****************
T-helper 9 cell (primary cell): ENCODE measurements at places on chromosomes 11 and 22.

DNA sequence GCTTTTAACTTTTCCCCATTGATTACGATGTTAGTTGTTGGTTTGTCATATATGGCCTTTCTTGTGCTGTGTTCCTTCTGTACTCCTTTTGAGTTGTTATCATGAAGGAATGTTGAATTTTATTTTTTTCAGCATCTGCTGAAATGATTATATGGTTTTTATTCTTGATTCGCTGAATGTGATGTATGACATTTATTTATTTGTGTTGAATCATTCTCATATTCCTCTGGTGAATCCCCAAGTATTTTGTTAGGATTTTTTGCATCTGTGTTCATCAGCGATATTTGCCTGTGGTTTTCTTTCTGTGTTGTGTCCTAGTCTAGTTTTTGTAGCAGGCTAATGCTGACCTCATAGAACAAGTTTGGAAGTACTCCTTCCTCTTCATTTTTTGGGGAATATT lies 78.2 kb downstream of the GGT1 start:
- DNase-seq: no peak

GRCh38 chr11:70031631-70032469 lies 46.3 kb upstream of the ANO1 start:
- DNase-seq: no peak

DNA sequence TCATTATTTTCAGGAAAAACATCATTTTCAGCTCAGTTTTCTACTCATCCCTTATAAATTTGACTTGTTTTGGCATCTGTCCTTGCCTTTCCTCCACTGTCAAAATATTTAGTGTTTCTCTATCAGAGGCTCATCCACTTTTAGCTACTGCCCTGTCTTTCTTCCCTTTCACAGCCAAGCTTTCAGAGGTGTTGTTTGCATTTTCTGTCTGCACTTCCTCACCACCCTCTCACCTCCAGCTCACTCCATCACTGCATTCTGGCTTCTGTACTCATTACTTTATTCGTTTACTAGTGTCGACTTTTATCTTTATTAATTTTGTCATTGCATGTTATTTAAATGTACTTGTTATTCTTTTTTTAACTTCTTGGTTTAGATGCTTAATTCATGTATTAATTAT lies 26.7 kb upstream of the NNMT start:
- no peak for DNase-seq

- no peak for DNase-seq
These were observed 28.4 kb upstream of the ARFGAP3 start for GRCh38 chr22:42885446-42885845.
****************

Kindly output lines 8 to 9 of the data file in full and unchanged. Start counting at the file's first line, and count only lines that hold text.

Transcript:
- no peak for DNase-seq
These were observed 28.4 kb upstream of the ARFGAP3 start for GRCh38 chr22:42885446-42885845.